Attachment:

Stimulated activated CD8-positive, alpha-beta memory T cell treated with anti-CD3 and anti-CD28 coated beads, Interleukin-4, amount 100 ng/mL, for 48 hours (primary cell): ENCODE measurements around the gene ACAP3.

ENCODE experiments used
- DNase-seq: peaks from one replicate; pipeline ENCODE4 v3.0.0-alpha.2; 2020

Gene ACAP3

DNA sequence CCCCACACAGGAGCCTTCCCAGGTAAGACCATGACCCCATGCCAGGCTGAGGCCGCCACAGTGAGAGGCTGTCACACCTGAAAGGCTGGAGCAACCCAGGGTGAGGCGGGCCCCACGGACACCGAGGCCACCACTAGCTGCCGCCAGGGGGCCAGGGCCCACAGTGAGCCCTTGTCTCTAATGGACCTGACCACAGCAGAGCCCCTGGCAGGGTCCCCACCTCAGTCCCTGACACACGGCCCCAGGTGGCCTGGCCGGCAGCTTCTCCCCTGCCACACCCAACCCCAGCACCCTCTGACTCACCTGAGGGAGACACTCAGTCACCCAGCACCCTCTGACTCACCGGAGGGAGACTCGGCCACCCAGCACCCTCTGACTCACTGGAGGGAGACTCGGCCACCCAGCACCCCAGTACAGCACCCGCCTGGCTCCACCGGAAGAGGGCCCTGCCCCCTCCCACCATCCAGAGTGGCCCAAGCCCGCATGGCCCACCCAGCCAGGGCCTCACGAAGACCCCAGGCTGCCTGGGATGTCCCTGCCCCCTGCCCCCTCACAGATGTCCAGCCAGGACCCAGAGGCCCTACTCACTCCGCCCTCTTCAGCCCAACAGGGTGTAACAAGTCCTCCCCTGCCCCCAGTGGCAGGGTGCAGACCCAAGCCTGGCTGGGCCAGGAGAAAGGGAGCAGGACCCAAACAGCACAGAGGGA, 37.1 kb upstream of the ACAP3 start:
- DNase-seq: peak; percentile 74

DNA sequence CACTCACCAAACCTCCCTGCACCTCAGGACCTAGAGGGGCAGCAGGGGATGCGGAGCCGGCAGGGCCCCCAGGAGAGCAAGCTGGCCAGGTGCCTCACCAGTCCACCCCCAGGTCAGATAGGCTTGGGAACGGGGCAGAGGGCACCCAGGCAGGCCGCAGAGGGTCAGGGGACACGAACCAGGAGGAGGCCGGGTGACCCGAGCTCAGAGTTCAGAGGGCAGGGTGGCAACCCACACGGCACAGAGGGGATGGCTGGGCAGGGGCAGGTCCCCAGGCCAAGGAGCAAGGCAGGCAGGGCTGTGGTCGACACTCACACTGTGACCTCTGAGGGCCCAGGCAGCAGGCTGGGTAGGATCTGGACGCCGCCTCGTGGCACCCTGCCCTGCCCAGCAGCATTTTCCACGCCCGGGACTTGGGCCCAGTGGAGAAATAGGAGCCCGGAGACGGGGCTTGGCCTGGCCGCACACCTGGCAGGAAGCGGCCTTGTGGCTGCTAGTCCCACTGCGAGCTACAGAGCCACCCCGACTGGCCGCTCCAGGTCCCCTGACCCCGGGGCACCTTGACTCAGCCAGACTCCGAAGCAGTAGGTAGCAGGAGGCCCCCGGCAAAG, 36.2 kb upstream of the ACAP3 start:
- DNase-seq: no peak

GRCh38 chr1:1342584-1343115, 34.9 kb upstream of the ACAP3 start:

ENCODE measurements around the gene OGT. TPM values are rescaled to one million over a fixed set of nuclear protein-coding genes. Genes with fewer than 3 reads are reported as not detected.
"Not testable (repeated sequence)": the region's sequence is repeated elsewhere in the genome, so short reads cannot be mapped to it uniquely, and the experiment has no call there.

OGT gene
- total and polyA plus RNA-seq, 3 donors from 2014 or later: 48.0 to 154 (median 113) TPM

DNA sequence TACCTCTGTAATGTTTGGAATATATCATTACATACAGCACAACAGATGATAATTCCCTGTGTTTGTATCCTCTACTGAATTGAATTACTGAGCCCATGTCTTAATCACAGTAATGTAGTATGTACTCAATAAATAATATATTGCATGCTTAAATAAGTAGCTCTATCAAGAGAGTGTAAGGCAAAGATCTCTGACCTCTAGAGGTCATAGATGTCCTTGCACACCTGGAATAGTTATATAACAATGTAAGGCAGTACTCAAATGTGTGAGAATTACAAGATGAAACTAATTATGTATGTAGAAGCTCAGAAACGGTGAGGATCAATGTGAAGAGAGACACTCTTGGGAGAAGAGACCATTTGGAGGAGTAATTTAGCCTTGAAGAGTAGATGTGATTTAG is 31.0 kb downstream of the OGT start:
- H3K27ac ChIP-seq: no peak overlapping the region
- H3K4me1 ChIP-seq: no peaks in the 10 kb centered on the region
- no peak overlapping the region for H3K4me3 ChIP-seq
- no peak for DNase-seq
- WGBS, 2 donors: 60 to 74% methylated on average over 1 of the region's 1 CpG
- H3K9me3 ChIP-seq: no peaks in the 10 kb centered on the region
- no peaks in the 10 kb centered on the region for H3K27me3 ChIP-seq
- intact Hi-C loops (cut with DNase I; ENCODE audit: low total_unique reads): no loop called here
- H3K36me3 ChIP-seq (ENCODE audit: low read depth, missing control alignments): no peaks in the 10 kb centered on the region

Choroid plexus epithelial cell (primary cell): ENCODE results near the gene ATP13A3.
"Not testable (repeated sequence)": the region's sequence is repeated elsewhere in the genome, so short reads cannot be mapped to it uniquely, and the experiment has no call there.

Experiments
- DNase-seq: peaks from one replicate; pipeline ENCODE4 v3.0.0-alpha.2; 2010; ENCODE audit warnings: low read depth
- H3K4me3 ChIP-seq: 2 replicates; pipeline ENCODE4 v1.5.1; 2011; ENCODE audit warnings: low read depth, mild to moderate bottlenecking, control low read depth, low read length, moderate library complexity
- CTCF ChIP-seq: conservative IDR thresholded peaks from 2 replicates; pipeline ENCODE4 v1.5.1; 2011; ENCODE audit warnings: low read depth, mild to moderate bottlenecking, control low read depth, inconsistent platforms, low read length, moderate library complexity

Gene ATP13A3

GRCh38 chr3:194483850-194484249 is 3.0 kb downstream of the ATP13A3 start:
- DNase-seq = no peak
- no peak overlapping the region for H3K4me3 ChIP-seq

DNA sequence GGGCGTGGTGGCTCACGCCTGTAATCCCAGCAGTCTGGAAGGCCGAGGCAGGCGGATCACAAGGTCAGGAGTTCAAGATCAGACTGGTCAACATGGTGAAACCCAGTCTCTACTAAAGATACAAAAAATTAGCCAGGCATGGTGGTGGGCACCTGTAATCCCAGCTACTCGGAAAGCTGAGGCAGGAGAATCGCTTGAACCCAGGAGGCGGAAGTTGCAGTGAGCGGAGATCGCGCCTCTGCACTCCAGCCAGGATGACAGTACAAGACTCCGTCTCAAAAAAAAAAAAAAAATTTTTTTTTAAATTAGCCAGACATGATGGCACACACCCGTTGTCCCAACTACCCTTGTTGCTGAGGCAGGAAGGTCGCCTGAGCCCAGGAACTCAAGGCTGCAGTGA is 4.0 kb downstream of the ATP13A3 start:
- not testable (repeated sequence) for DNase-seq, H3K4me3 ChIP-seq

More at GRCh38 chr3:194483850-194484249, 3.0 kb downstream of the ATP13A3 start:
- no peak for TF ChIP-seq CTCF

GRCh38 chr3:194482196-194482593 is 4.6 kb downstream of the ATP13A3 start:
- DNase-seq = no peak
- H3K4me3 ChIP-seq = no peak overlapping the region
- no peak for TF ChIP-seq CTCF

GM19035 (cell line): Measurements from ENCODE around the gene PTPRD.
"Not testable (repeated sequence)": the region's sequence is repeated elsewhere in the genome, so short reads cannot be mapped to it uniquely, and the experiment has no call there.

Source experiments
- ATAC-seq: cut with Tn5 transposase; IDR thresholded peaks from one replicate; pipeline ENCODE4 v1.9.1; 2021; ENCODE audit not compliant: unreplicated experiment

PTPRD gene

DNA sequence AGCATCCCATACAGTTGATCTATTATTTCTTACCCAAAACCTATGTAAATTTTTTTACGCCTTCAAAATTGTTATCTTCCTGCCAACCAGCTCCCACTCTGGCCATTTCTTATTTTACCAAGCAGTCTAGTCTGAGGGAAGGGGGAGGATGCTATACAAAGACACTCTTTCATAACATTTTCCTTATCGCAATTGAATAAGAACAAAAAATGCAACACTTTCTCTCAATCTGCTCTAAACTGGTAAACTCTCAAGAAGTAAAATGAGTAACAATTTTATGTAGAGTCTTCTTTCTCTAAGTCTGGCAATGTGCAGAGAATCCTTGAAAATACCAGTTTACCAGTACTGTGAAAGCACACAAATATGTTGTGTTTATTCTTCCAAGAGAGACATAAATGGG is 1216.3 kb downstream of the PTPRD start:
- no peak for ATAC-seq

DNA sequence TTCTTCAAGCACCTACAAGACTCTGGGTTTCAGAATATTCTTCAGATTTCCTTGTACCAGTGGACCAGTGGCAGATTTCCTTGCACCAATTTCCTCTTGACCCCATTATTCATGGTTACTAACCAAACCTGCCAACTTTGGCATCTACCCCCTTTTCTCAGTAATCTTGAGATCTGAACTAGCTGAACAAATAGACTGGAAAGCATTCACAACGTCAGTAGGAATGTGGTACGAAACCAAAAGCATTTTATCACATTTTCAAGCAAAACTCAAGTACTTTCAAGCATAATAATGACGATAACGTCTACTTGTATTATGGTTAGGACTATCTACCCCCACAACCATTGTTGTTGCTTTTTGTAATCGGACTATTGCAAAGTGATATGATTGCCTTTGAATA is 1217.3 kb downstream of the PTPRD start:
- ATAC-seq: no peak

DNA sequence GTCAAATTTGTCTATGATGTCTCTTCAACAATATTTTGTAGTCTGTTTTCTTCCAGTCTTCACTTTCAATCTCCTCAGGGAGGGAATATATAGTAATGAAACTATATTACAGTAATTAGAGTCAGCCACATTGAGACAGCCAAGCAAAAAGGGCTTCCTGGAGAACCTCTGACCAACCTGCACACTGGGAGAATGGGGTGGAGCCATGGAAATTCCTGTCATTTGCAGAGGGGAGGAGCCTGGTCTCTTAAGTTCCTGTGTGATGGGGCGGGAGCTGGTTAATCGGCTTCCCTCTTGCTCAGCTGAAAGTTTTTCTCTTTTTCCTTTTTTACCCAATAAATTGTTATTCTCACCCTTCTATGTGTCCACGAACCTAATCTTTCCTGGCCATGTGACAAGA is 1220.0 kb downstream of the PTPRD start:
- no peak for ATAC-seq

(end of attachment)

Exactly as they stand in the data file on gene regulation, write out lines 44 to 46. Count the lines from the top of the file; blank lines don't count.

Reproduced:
Source experiments
- ATAC-seq: cut with Tn5 transposase; IDR thresholded peaks from one replicate; pipeline ENCODE4 v1.9.1; 2021; ENCODE audit not compliant: unreplicated experiment

PTPRD gene